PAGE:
Stephen Nessen, Reporter, WNYC News
Stephen Nessen reports for the WNYC Newsroom and can often be heard live on Morning Edition.
The Cuban bandleader and musician Arsenio Rodriguez, born 100 years ago, was a heavy man, who wore sharp suits, big round glasses and is often credited as the godfather of salsa music. But if you’ve ever heard a conga drum in popular music, listened to mambo, or boogaloo, then you’ve heard the wide-ranging musical influence that Rodriguez has left behind.
“I don’t believe he was the first to experiment with the conga drum, but he was certainly the one who most successfully incorporated that instrument in the music,” said David Garcia, a professor of music at the University of North Carolina, who has written a book on Rodriguez.
While Rodriguez’s career peak may have been in Cuba in the 1940s and ‘50s, he had steady gigs in New York in the 1950s and ‘60s, penned over 300 songs in his lifetime and unlike many blues musicians, who died poor and penniless, Rodriguez was compensated for his efforts. Yet, for the man who spent over 10 years in New York and left an indelible mark on the music scene here, there is nary a street commemorating his contributions, nor a marker at his grave in Ferncliff Cemetery, which houses other great luminaries like James Baldwin, Paul Robeson, Malcolm X and Thelonious Monk.
“He’s recognized all over the world, yet here he is, in Westchester County, not far from the city in an unmarked grave. That’s just not right,” said Jose Rafael Mendez, a Puerto Rican culture researcher, and lifelong devotee of Rodriguez’s music.
Mendez plans to rectify that.
Mendez tracked down Rodriguez’s surviving ancestors after six years of searching, and got permission to place a bronze plaque at the grave site, which is now simply numbered 1347, in the Hickory section of Ferncliff Cemetery.
In fact Ferncliff hadn’t even listed Rodriguez on its page of celebrities and notables interred, until Mendez pointed it out to them in 2008. Now, he’s trying to raise the $1,716 for a bronze plaque adorned simply with maple leaves and a bronze vase.
Rodriguez, born in Cuba in 1911, and claimed his grandfather was Congolese and brought to Cuba as a slave. He moved to New York in the 1950s hoping to receive surgery to restore his eyesight; he was kicked in the head by a mule and blinded when young. The surgery failed, but he stayed in America. He moved around the South Bronx, a hotbed for Latin music, and even lived for a time across from the famed music spot The Palladium.
In 1969 Rodriguez moved to Los Angeles, where he died less than a year later. His wife wanted him buried in Westchester, so his body was flown east. Yet a plaque was never installed.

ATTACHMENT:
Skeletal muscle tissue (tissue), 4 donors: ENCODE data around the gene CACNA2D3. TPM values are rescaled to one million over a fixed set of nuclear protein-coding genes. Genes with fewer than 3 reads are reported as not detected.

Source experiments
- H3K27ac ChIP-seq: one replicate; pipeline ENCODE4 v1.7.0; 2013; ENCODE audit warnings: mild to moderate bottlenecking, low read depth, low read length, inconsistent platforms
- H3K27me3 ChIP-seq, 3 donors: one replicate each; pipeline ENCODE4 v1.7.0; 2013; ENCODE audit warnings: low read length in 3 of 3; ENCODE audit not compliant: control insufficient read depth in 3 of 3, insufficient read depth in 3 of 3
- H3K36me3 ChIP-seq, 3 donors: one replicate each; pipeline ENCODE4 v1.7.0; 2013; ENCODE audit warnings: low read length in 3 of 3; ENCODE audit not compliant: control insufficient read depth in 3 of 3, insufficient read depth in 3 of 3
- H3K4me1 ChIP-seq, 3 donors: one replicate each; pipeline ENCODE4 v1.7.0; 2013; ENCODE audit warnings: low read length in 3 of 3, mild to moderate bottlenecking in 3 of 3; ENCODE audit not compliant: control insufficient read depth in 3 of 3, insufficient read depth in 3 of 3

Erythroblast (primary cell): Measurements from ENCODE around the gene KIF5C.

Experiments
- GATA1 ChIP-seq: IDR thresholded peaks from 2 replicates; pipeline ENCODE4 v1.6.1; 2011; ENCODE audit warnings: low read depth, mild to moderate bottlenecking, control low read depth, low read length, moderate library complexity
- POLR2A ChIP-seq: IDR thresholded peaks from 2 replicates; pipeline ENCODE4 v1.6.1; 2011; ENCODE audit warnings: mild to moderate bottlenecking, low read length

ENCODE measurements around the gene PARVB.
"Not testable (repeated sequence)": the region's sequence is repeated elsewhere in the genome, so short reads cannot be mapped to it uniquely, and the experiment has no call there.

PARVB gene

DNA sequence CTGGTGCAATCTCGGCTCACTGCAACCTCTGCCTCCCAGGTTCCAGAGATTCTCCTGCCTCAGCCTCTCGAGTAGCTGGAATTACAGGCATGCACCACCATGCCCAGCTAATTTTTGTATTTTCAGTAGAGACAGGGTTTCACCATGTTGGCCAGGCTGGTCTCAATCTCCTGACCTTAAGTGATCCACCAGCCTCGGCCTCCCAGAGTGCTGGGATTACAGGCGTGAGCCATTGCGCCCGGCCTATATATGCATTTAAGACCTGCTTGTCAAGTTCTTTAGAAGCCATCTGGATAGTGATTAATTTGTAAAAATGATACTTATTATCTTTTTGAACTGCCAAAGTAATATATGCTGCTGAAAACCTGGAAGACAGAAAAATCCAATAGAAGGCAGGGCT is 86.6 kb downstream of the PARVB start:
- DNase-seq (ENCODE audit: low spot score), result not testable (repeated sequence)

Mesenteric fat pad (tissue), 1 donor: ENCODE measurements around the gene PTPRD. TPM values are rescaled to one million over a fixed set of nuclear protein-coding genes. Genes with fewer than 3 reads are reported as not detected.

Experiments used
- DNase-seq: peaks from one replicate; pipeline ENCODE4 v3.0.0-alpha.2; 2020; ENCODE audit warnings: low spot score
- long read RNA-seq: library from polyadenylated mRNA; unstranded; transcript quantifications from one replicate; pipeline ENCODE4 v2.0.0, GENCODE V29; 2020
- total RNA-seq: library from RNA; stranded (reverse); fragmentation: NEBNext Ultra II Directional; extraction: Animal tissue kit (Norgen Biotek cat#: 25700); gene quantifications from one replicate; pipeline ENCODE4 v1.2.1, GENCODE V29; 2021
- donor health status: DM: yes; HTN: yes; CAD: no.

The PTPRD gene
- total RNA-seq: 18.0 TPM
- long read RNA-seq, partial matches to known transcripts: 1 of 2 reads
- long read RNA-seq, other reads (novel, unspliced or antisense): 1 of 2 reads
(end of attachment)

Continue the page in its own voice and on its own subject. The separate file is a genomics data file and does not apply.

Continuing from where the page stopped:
“By the moment you hear the first slap of the human hand on the rawhide, every sense in your body is woken up, and by the time the band is playing, whether you want to or not, your body has to respond, has to get up, has to move,” said Aurora Flores, who has written about Latino music and leads a band that plays Rodriguez’s music. “I guess that’s why they call it a macho type of sound, but Arsenio was a master of that.”
In Spanish Harlem, on 103rd Street, at a storefront converted into a practice space, a new generation is embracing his music.
“Listening to an Arsenio record is like going back in time,” said Oreste Abrantes, 23, a conga player and music teacher who grew up on hip hop of the ‘80s and ‘90s. Rodriguez’s music still resonates with Abrantes, who is a devoted student of the old master. “You actually realize that so-called ‘new tunes’ is not really new — because if you go back 20, 30, 40 years you hear songs that were out that nobody mentions because it’s been forgotten over generations, but it’s there.”
Take one of Rodriguez’s most enduring songs, "Yo Naci del Africa (I was Born of Africa)." The song, recorded in 1960, is a nod to his African roots, and rejection of Spanish slave names: "I’m not a Rodriguez / I’m not a Travieso, maybe I’m a Lumumba / maybe I’m a Kasavubu, I was born of Africa."
Many say it was as powerful as James Brown’s “Say It Loud, I’m Black and I’m Proud,” which was recorded in 1968.
“Arsenio knew that he was from a Congolese tribe and that’s why 'Yo Naci Africa' came out,” said David Hernandez, 42, who teaches music and is an arranger for Abrante’s group. “He made sure the world knew where he came from.”
On a recent trip to Rodriguez’s grave site in Westchester, Mendez reminisced about walking by the cemetery as a teenager, never knowing one of his musical heroes was buried there. Mendez pulled his fedora low and lit a stubby cigar, shielding the wind with his jacket.
“The Bronx likes to consider itself as the borough of salsa," he said. "Well, if it’s the borough of salsa, how come there’s not one street one venue, nothing named for Arsenio. That bothers me a lot, because this man should be honored, it’s that simple."
Arsenio Rodriguez's grave site at Ferncliff Cemetery in Hartsdale, New York (Stephen Nessen/WNYC).
(Correction: An earlier version stated that Arsenio was half Dominican, which he was not.)